ATLANTA — So far, only a minority of Capitol Hill Republicans are demanding the next federal spending bill not include a dime for the Affordable Care Act.
But the issue carries added heft in right-leaning Georgia and already has created fissures that could help define GOP politics in the election year to come, forcing candidates to take sides and pushing tea party elements to use their clout.
At a rally at the Georgia Capitol on Tuesday, tea party heavyweights warned wayward lawmakers that past resistance to the law known as Obamacare wasn’t enough.
“Saxby Chambliss and Johnny Isakson can stop this disaster. Why won’t they?” said Brent Bozell, an influential conservative activist. “Why should hard-working Americans have to pay for this train wreck? The only way to stop this train wreck is for them to say, ‘enough is enough,’ and defund this monstrosity.”
Chambliss retires next year, but Isakson faces re-election in 2016, making him a tea party target. Jenny Beth Martin, the co-founder of Tea Party Patriots, noted Isakson had previously voted dozens of times to repeal, dismantle or delay provisions of the health care law.
“If you vote once to defund and then turn around and vote to use our hard-earned taxpayer dollars on this law, you’re voting for and in favor of this law you claim to want to kill and repeal,” she said. “Which is it, Johnny? Are you in favor of or against the law? You cannot have it both ways.”
The defund debate is the latest tactical confrontation between Republican hard-liners, most of whom are newer to Congress, and party leadership. The August congressional break has seen rallies from conservative and liberal groups on both sides of the issue, as well as some testy town hall meetings with lawmakers.
Fourteen conservative senators and 80 House members have signed letters advocating the GOP refuse to pass another spending bill if it includes any money to implement the health law.
Government funding expires Sept. 30, and if Congress cannot agree on a funding extension, known as a “continuing resolution,” then parts of the federal government would shut down. Loath to undercut the signature achievement of Barack Obama’s presidency, Democrats dismiss defunding the Affordable Care Act out of hand.
Isakson said in an interview that risking a shutdown is unwise, particularly considering that most of the health-law money is considered mandatory and not covered by any continuing resolution. So if the attack succeeds, it still would not kill the law.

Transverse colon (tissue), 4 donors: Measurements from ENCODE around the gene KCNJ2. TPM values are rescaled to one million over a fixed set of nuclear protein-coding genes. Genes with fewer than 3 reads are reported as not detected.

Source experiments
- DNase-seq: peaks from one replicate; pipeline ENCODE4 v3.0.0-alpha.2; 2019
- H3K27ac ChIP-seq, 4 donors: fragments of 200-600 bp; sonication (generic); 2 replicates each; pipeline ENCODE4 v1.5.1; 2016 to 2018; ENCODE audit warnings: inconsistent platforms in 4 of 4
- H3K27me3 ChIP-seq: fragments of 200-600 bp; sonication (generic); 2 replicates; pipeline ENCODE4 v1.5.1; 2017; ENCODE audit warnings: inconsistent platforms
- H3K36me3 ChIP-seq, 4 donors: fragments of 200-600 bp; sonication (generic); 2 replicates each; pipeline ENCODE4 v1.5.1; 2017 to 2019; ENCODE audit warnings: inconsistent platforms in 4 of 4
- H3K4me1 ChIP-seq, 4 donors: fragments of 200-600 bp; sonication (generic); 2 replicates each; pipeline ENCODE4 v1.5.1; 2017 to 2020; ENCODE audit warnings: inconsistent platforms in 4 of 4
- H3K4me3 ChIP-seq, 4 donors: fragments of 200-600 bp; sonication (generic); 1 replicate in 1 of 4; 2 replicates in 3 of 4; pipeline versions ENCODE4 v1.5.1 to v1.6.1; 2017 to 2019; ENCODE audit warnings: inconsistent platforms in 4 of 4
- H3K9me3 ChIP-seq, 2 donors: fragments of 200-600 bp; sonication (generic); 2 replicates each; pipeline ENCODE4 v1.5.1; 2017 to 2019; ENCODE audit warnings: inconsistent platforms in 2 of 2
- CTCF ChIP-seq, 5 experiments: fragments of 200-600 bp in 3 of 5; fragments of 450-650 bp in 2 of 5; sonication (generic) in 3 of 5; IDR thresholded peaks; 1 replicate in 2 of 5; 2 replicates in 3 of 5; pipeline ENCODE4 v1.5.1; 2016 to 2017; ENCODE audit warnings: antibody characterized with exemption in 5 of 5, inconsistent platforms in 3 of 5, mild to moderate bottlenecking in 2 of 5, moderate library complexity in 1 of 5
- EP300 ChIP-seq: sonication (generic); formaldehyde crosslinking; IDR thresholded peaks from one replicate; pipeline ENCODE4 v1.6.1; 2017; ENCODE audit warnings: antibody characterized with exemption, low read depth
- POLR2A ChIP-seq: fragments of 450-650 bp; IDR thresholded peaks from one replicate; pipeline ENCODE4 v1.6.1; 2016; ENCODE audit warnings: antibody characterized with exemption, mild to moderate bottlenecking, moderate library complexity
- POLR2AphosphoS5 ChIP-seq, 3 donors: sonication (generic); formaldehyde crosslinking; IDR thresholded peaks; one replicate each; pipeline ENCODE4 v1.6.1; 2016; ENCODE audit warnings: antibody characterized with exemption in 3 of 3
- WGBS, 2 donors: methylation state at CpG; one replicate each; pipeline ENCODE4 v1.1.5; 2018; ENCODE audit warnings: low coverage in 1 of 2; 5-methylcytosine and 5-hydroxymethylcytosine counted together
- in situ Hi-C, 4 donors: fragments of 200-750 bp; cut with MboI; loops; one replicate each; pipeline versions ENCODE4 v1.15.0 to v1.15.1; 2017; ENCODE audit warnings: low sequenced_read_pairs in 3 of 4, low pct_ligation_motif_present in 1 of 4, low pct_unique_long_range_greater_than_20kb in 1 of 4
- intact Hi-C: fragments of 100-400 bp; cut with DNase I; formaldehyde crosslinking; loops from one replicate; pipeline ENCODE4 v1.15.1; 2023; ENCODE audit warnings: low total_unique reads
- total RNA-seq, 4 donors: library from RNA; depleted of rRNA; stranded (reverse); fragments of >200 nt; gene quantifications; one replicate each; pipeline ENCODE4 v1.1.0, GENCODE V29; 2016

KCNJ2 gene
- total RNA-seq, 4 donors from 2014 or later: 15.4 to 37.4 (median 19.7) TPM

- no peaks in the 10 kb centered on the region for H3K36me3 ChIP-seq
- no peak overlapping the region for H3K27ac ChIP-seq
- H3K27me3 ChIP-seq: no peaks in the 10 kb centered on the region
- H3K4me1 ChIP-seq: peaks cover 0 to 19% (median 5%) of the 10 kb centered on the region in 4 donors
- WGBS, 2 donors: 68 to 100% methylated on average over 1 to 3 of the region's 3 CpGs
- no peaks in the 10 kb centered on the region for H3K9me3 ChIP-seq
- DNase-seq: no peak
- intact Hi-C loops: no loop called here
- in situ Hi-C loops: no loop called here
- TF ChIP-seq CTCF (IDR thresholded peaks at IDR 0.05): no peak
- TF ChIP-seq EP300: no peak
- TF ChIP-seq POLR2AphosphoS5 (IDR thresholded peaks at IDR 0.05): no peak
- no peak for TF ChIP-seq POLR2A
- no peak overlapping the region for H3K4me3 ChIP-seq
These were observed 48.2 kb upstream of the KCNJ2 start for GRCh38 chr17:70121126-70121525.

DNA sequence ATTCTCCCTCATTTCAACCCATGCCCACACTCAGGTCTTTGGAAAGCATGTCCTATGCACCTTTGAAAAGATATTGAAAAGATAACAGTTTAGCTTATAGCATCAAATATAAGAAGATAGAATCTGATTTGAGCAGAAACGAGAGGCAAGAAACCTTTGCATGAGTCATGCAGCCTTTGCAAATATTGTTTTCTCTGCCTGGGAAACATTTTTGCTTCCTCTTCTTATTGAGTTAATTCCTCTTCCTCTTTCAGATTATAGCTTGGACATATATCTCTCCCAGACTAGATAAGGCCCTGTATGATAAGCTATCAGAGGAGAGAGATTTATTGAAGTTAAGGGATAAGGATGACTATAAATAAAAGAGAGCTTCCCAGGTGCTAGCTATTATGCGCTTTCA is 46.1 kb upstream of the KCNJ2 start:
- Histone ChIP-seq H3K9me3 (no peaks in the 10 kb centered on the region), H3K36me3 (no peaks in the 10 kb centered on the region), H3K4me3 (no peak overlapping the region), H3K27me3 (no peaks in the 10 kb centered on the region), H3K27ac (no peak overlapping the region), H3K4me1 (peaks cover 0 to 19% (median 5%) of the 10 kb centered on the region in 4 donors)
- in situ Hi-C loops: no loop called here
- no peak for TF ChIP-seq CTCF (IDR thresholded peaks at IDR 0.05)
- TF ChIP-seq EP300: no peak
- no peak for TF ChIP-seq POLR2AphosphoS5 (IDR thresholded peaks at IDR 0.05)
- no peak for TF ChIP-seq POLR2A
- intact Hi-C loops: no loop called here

Isakson said he has voted against authorizing and funding the law many times, and he would like another vote to defund it, just not attached to a must-pass spending bill. He rejected the idea that this fall is lawmakers’ final opportunity to draw a line in the sand before people start enrolling in state-based health insurance exchanges.
“I don’t think it’s the last chance to get rid of Obamacare,” Isakson said. “I think those chances will come because it will crumble under its own weight given the problems (the Centers for Medicare and Medicaid Services) is already having.”
He shrugged off the coordinated efforts of conservative pressure groups such as Heritage Action for America and FreedomWorks, saying his repeated votes against the ACA speak for themselves.
“There are a lot of people trying to raise money off it,” Isakson said. “Those who know what my record is, I’ve got a perfect record. So I haven’t gotten too many calls on it.”
U.S. Rep. Tom Graves, a Georgia Republican, has a more urgent view of the fall budget battle. Graves wrote a bill to block Obamacare funding in any spending bill.
“This is our chance to stop this train wreck,” Graves said at a recent GOP rally. “This isn’t about a government shutdown. It’s about stopping Obamacare. We have only a few short weeks to go, but we’re going to get it done.”
Rep. Tom Price of Georgia took a more nuanced approach. He argued at a recent health care forum that behind-the-scenes outreach by Republican leaders coupled with quiet support from Democrats could persuade Obama to delay by a year the October deadline to establish the exchanges. He’s not against the defund option, but said the delay is more realistic.
“The main pushback has been out of the administration. Are we pushing back? You bet we are. Because if you take any one component out of this, the whole thing doesn’t work,” said Price. “The delay for a year is a solution.”
The debate has split Georgia’s House Republicans down the middle, with five signing a letter urging House Speaker John Boehner to put forth a continuing resolution that defunds the health care law, and five sitting out.
Graves, Rep. Doug Collins and the trio of House members running for Senate next year -- Phil Gingrey, Paul Broun and Jack Kingston -- signed the letter, which pushed Boehner but did not issue a specific ultimatum to vote no on a bill that funds the law.
The issue is seeping into campaigns, too. The five main GOP contenders for next year’s open Senate seat support the move, while Democrat Michelle Nunn said the specter of a federal shutdown would be “hurtful” to the larger economy.
Former Rep. Bob Barr and state Sen. Barry Loudermilk, two candidates to succeed Gingrey, were both at the rally to support the defund effort. So was Brian Slowinski, a candidate for Broun’s Athens-based district.
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